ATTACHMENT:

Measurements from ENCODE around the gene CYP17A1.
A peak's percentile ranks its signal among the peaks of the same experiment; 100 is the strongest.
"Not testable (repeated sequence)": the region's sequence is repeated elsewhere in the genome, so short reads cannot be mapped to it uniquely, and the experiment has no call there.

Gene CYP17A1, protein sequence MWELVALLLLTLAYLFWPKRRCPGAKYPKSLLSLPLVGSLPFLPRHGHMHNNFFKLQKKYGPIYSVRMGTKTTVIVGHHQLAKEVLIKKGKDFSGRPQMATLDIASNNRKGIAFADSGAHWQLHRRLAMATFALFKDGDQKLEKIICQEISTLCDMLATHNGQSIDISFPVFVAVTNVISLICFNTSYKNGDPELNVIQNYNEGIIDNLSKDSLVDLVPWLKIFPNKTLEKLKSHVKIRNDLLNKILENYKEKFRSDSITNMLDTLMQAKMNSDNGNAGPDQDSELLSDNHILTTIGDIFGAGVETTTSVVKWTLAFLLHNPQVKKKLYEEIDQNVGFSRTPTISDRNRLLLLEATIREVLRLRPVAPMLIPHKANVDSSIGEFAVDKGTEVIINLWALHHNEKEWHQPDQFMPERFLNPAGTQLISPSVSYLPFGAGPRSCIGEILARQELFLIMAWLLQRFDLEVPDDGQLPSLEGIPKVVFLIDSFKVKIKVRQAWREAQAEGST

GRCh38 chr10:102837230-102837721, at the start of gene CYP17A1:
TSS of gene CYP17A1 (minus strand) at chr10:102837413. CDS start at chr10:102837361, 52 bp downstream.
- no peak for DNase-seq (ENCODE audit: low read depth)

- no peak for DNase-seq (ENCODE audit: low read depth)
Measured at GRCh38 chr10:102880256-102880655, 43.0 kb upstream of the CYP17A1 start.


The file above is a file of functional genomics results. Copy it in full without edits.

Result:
Measurements from ENCODE around the gene CYP17A1.
A peak's percentile ranks its signal among the peaks of the same experiment; 100 is the strongest.
"Not testable (repeated sequence)": the region's sequence is repeated elsewhere in the genome, so short reads cannot be mapped to it uniquely, and the experiment has no call there.

Gene CYP17A1, protein sequence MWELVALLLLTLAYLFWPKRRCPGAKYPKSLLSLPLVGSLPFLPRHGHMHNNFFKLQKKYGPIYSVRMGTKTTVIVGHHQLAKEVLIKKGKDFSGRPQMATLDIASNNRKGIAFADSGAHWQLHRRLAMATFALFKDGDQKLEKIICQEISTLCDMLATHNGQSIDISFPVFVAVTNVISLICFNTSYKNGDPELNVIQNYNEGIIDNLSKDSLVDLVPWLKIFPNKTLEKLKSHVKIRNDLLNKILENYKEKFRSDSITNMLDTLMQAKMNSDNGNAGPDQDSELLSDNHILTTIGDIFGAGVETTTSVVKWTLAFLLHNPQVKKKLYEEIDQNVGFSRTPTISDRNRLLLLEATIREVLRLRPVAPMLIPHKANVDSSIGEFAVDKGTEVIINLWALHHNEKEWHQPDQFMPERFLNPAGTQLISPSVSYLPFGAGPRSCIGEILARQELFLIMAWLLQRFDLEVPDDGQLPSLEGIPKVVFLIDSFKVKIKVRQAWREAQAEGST

GRCh38 chr10:102837230-102837721, at the start of gene CYP17A1:
TSS of gene CYP17A1 (minus strand) at chr10:102837413. CDS start at chr10:102837361, 52 bp downstream.
- no peak for DNase-seq (ENCODE audit: low read depth)

- no peak for DNase-seq (ENCODE audit: low read depth)
Measured at GRCh38 chr10:102880256-102880655, 43.0 kb upstream of the CYP17A1 start.